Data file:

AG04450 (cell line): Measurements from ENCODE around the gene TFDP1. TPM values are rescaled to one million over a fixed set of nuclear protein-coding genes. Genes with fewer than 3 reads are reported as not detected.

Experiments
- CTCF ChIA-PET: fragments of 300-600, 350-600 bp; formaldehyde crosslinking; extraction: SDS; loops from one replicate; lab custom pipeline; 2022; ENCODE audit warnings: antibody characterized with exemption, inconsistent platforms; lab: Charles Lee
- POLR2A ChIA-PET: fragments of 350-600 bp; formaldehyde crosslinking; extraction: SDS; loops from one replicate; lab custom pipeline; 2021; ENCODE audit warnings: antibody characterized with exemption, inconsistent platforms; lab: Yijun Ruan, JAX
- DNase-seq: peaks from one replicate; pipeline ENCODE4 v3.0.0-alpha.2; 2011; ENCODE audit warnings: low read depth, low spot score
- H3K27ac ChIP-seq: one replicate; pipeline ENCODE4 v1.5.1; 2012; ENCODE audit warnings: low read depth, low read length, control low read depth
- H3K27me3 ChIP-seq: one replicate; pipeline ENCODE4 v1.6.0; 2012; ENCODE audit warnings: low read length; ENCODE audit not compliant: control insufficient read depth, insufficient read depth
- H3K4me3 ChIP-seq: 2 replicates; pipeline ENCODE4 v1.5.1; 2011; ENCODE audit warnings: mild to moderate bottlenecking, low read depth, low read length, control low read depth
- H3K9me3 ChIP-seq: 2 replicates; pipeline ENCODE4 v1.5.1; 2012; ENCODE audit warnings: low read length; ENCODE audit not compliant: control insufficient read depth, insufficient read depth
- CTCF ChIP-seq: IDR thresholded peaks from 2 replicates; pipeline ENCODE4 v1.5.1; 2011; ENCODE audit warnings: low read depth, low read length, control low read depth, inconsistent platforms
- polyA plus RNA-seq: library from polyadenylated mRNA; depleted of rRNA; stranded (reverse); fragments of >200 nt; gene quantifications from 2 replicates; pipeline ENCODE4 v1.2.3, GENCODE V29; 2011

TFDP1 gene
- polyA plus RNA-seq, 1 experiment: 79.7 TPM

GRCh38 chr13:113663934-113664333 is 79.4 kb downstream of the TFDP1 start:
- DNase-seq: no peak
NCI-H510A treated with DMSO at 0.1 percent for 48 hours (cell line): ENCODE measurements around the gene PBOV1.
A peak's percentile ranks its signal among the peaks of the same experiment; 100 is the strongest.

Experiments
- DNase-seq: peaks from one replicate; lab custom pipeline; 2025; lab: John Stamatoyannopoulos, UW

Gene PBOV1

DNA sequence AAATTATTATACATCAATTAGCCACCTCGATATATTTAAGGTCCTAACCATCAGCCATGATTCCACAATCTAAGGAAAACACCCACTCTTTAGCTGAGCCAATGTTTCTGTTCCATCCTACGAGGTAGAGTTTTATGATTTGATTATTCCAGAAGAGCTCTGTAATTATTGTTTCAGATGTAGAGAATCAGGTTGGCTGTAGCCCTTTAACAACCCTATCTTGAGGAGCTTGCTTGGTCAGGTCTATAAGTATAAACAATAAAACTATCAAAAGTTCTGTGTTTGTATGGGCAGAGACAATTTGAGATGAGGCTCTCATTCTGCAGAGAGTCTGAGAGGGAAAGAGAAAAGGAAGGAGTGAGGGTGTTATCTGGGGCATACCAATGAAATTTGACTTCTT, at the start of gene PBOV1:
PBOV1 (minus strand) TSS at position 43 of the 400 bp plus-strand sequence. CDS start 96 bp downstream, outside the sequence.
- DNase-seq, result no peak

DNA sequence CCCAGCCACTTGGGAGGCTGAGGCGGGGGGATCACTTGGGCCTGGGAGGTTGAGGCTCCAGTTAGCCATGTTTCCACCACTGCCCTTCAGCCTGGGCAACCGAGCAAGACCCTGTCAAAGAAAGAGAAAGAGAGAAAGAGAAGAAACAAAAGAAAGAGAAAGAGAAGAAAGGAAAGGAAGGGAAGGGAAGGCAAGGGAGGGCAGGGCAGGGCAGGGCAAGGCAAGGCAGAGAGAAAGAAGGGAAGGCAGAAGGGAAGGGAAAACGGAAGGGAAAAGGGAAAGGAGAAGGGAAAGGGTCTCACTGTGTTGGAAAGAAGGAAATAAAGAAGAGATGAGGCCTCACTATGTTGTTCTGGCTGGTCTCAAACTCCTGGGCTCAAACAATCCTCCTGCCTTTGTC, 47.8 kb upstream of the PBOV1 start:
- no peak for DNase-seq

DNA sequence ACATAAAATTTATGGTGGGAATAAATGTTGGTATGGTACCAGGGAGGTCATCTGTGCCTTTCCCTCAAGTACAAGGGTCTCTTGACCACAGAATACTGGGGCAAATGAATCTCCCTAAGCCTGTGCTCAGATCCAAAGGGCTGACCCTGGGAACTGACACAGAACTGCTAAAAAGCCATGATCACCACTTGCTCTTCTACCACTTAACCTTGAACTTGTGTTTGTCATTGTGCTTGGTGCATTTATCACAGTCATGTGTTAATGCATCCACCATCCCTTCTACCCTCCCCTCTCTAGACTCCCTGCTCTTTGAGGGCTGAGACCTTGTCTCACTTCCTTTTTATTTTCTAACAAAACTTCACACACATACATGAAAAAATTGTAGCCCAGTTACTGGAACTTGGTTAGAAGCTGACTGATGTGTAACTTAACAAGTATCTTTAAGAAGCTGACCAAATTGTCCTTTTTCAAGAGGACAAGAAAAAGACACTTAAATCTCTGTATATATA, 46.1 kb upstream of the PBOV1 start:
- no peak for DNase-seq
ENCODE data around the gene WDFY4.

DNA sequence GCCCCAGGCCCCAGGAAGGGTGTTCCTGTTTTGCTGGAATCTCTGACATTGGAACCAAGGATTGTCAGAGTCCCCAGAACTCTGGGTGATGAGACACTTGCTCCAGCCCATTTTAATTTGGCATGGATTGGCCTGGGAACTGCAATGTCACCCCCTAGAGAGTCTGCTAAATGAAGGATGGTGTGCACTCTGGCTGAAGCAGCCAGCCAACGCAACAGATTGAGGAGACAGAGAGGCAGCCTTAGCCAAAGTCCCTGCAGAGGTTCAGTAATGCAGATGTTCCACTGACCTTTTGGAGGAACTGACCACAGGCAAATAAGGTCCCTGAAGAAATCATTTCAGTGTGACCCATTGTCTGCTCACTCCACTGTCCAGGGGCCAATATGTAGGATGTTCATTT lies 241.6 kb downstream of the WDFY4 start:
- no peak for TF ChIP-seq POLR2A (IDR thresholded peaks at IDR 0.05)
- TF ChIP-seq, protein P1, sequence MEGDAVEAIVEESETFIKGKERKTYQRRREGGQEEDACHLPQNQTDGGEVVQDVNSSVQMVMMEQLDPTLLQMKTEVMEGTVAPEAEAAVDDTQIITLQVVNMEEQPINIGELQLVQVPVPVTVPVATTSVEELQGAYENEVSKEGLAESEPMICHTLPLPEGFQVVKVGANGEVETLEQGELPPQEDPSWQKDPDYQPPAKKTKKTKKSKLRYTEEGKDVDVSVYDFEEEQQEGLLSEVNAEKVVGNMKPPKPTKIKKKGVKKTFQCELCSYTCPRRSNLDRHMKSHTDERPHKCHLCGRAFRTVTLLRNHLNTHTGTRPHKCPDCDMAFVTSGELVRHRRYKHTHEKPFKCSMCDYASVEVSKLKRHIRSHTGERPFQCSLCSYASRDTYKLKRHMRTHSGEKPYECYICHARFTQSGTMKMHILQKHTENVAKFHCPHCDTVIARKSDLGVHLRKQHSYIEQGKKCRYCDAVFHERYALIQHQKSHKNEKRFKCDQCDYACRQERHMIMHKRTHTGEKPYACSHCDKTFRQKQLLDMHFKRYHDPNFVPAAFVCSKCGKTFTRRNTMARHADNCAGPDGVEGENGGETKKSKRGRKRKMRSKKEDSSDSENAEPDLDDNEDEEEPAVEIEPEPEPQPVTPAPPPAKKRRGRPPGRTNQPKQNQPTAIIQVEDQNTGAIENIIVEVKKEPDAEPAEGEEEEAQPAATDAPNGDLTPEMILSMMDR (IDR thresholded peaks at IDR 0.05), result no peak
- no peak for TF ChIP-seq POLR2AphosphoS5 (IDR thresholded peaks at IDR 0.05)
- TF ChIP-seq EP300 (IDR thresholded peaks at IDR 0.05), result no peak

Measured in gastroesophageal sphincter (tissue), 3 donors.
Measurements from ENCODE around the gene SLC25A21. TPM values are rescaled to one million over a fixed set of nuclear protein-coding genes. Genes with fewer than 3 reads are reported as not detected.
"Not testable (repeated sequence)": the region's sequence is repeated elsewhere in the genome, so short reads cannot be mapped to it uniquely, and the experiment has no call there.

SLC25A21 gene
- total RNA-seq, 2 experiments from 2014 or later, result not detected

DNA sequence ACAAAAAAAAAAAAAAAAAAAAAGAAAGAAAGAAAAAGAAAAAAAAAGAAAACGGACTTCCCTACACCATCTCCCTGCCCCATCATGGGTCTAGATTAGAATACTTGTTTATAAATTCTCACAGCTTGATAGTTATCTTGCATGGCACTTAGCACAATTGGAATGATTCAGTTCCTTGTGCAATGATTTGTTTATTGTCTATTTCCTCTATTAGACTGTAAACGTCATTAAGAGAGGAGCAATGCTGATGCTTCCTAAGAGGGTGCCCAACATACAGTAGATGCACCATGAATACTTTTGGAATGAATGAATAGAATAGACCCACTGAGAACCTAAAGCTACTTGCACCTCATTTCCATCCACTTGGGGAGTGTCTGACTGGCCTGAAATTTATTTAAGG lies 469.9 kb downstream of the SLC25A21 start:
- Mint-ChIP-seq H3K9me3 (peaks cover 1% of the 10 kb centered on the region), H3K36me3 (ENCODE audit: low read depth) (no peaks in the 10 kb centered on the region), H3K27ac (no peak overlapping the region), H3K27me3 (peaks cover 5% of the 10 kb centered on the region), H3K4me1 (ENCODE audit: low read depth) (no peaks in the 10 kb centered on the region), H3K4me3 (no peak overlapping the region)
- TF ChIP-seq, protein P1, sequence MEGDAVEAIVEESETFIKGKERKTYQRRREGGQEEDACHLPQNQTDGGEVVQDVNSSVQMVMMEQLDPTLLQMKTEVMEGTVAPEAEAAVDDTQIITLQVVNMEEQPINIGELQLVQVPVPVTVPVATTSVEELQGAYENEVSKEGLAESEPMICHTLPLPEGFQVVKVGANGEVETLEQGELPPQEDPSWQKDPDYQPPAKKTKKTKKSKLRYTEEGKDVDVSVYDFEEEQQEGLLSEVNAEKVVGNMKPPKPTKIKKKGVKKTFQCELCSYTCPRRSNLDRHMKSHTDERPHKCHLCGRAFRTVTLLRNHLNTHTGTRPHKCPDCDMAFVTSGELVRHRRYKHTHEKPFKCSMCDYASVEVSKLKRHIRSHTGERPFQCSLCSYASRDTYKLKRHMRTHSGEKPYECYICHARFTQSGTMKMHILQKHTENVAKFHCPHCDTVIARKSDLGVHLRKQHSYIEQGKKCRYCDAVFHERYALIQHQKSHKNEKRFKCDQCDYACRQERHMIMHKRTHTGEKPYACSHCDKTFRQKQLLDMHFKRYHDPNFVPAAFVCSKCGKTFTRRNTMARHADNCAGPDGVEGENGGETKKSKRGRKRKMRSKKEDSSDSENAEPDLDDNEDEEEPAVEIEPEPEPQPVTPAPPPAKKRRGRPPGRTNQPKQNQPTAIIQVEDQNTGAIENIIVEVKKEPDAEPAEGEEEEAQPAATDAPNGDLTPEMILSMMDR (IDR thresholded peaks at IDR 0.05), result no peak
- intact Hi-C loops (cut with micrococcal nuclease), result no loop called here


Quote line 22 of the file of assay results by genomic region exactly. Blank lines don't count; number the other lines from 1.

PBOV1 (minus strand) TSS at position 43 of the 400 bp plus-strand sequence. CDS start 96 bp downstream, outside the sequence.